I think any surgery may have four parts to it. The first is the surprise, or maybe the disappointment, when one finds that an operation is necessary. Nobody ever wants to have to go through such experiences and often it is even stunning when you are given this verdict.
The second aspect is the preparation and anxiety. Often there are additional tests that must be done. Pages of instructions are usually provided and then there are the dear friends who share all their experiences, at least the bad ones, about their past surgeries. Many folks will say "I am praying" or "if I can do anything, please let me know." If only all of these were true. And then time usually begins to slow down as you count the days remaining until the surgery begins. You just want it to get there so you can get it over. And, fortunately, for the Child of God, this is where His special peace begins to take hold in your life.
Then, of course there is the surgery itself. The good part is that you are suddenly asleep and miss most of the action. Finally you may hear them calling your name and you begin to wake up. Then the "fun" begins - the time usually called recovery. It's the time that you realize how well you were feeling the last time you were talking to someone and how miserable you now feel. You also know that you may not feel much better for hours, or days, or weeks or maybe even months.
This thing called recovery happens in many ways. For my gall bladder surgery I was quickly out of the hospital and was back to normal very quickly. Nice! For my cataract surgeries, no pain, but a period of adjustment until I finally got my new glasses. I recovered very quickly from my thumb/wrist surgery except for the huge cast I had to wear for months. My surgery for my torn patella and quads was much different. They rushed to dismiss me from the surgery center and I got very ill from the anesthesia that night. Then I had to keep my leg in a straight cast for six weeks - no bends allowed. Then it was months of physical therapy. While those first six weeks went slowly, except for not being very mobile, I was able to still do many of the normal things that I enjoyed, with the help of my wife.
But my latest surgery, on my cervical spine, appears to be a different animal. I am still taking pain pills every four hours and don't see an end to that at this point. And the pills are also causing new problems for me with my diabetes and constipation. But the pain and the fusion are putting a real strain on things that I love to do. For example, it is almost impossible to keep up with my computer work. Since I have two blogs and a webpage this has been very difficult. PTL I did write many entries well in advance. I have had trouble maintaining our church prayer chain and especially doing the church financial work. I am keeping individual gift records for 41 of our folks who are going on mission trips and have already prepared and sent about 175 receipts to their supporters. Now I am almost two weeks behind in doing this and not sure when I can begin again. That is frustrating.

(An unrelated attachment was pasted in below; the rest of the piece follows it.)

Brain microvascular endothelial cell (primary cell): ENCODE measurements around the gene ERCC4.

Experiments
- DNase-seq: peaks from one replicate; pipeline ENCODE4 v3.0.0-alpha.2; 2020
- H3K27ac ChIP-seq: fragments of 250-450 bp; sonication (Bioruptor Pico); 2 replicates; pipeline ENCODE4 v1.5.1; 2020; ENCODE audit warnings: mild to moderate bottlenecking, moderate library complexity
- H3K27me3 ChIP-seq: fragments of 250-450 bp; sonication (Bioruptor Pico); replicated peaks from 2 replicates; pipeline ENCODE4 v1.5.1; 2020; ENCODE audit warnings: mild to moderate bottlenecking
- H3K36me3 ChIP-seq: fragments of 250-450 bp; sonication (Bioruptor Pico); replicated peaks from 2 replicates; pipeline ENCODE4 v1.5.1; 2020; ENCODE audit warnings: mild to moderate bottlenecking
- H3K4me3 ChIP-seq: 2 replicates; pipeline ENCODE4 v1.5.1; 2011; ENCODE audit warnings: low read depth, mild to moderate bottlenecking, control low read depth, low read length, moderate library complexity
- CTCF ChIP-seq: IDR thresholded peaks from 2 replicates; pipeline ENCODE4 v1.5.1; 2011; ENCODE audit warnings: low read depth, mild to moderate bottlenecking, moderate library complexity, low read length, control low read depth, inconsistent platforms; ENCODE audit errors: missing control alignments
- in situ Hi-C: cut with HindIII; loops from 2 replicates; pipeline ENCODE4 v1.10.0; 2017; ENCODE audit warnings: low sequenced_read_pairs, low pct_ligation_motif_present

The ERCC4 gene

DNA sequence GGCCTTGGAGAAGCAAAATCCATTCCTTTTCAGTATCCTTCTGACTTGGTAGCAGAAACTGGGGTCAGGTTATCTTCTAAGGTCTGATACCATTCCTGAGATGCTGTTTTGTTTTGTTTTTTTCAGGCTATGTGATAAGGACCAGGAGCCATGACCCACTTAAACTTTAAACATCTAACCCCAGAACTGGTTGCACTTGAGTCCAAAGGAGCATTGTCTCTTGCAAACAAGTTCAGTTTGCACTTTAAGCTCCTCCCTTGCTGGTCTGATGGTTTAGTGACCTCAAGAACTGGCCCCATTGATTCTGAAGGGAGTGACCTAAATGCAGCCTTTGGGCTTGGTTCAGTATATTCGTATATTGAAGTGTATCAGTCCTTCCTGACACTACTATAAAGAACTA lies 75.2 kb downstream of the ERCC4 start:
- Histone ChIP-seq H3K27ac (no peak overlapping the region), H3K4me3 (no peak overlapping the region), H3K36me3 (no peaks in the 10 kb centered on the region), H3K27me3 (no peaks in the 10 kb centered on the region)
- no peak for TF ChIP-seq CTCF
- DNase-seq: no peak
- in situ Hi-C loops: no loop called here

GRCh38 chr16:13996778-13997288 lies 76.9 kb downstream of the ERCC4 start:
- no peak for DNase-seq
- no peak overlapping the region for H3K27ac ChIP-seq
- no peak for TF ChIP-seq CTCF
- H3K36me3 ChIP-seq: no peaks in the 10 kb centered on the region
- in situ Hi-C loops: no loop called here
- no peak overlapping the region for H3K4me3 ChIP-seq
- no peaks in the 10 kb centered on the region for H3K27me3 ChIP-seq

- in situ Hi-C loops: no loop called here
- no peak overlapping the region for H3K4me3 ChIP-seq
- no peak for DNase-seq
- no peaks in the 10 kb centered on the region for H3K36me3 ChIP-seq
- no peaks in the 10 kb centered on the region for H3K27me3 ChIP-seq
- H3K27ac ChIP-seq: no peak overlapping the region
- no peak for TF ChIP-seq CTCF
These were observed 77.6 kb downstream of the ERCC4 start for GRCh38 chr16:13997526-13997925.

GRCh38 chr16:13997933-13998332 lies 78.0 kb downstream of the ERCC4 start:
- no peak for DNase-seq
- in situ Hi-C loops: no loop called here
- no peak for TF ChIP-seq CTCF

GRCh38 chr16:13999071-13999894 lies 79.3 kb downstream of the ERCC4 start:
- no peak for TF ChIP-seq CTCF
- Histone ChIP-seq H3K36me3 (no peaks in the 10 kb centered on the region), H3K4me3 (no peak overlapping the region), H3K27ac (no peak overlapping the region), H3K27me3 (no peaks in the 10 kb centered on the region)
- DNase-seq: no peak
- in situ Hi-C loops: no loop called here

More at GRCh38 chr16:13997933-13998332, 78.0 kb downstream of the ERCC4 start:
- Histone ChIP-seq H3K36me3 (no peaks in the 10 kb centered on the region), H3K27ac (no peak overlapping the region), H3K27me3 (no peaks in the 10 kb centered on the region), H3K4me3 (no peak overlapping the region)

One of the side effects of my surgery is the sore throat and voice issues that accompany it. And while I am not a telephone person, this limits my ability to communicate with folks. And, very unfortunately, the neck limitations prevent me from working on my puzzles and that is a hardship for me. This is all in addition to not being able to drive, not being able to read, cut grass, pay bills, etc. I can watch TV, but have you looked lately at what is being broadcast? How many times can you watch the news, Law and Order, Judge Shows, reruns of Castle, or, ... even worse ... the Phillies? And the more naps one takes, the less one sleeps at night ... I'm still in my La-Z-Boy. I do have a wonderful nurse to care for me. But I feel so guilty leaving her with everything to do and I long for the days when I can back to doing my share once again. I have learned to relax, a little, by listening to WDAC all night until morning breakfast. And I am enjoying Comcast's Easy Lightening Music throughout much of the days. But even that has its limits. And, even worse, I'm beginning to use a word that I told my boys never to use ... BORING! But it is! And it is only ten days since surgery!
But as I attempt to "recover" I do have much to thank the Lord for. He has been good and has brought me through this major surgery with the prospect that someday I may feel better. And, of course, there will be a day when all of us will be completed healed - no more recovery periods then.